Substantial remains of a Norman stone-built castle, raised by the de Londres family. The initial earthwork castle was established by William de Londres, soon after 1100. (CADW)
Ruined walls and building define a sub-oval enclosure, 53m NW-SE by 34m. A second enclosure, c.23m NE-SW by 41m, on the SW is defined by banks. Both are ditched, except where they rest on the river. Castle established c.1100, abandoned between c.1530 and 1631, with the exception of the Court House, still in use in 1803. Rectangular limestone keep with Sutton stone dressings to SW. Originally 2-storey but third storey added at later date. Semi-circular stair turret and and garderobe abbutting L side. Large, square cellar to NE, with two small flanking bays to entrance. Rectangular gatehouse on the SE side of the keep. Long, rectangular hall to NW side. Rectangular office block to SE. The single-storey, rectangular courthouse is located to the N of the outer bailey, with limekiln to SW.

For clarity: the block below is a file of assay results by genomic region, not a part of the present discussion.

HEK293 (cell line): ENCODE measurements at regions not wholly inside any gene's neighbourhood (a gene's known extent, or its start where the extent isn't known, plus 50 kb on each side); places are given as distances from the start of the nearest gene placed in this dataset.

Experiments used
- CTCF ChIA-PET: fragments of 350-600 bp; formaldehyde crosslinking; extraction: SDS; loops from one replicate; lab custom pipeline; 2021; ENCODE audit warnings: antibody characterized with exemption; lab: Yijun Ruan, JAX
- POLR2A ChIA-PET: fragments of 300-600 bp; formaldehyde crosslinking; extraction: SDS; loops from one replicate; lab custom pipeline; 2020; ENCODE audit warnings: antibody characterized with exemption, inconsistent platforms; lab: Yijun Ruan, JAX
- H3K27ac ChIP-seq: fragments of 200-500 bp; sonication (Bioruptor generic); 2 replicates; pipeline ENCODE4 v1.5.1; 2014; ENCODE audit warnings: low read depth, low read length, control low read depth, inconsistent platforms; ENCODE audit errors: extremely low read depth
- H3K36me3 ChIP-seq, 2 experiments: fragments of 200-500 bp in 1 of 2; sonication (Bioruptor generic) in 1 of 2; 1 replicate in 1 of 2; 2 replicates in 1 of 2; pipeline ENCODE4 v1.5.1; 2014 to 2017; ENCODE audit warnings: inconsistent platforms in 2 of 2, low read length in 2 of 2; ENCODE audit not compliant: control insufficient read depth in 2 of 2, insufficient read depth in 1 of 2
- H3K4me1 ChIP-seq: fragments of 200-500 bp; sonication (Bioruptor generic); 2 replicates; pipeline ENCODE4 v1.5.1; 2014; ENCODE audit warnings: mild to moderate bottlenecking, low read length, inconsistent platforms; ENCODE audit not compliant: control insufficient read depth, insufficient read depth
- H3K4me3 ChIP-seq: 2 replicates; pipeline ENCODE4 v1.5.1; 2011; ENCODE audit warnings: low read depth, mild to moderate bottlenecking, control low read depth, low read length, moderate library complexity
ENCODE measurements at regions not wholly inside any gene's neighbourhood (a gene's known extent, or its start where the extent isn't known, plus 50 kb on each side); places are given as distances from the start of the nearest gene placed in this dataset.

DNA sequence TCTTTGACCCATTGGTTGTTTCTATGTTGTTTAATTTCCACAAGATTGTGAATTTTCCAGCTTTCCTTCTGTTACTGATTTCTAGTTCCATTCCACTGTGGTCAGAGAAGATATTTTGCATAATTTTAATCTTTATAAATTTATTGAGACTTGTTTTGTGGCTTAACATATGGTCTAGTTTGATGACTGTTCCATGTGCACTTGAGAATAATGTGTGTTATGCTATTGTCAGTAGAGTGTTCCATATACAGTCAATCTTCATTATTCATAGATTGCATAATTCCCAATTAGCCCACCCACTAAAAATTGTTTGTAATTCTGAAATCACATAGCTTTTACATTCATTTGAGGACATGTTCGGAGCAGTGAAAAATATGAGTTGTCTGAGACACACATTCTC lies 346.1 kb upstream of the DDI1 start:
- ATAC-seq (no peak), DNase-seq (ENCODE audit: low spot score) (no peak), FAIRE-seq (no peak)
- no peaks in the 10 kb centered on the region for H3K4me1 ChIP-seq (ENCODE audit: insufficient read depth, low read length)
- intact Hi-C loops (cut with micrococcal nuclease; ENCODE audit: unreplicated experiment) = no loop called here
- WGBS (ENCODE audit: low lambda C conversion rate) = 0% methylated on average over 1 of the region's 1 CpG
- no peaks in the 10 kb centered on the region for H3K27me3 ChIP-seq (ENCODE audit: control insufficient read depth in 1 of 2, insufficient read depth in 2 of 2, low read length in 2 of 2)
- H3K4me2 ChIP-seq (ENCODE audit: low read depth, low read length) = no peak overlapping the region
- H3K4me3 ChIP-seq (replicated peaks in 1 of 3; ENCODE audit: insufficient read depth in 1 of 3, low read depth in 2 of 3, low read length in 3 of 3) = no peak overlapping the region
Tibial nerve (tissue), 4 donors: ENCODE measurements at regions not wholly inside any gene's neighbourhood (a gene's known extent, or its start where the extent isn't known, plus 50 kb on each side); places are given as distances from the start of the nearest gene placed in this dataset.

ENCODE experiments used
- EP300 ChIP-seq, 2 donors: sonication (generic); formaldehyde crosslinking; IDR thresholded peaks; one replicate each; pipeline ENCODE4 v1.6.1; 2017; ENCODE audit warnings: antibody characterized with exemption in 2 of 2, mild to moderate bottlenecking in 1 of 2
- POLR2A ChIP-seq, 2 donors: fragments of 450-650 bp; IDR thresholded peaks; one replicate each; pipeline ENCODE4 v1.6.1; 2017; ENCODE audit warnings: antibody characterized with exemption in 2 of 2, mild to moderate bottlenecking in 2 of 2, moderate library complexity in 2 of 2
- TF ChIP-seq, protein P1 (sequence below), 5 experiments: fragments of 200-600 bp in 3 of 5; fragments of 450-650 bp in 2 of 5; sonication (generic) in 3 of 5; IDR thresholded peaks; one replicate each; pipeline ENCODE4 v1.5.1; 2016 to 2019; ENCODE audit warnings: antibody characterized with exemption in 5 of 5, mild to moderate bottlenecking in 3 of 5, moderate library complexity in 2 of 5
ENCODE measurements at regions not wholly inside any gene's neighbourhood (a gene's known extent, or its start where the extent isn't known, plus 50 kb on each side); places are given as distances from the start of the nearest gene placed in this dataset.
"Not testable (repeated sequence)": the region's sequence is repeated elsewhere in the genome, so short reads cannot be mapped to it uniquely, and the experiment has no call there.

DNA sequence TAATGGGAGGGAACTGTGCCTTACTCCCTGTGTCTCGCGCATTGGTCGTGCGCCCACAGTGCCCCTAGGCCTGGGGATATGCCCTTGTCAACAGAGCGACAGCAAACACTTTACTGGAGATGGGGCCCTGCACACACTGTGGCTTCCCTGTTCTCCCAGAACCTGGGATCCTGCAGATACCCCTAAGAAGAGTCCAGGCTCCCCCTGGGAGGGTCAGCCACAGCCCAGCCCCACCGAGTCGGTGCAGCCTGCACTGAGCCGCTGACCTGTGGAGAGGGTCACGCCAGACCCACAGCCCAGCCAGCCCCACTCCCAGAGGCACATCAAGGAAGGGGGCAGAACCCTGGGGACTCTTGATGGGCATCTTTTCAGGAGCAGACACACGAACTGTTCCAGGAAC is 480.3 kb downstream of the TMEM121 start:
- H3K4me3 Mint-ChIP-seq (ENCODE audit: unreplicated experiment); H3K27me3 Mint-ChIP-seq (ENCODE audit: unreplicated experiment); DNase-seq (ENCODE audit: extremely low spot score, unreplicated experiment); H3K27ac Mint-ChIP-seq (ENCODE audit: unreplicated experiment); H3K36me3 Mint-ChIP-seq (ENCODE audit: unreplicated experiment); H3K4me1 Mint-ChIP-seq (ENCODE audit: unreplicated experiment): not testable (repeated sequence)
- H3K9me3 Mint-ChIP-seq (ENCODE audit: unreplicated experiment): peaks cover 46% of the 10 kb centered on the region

This site is a scheduled monument protected by law
This is a Grade 1 listed building protected by law
Historic Wales CADW listed database record number
The National Monument Record (Coflein) number(s)
County Historic Environment Record
|OS Map Grid Reference||SS881769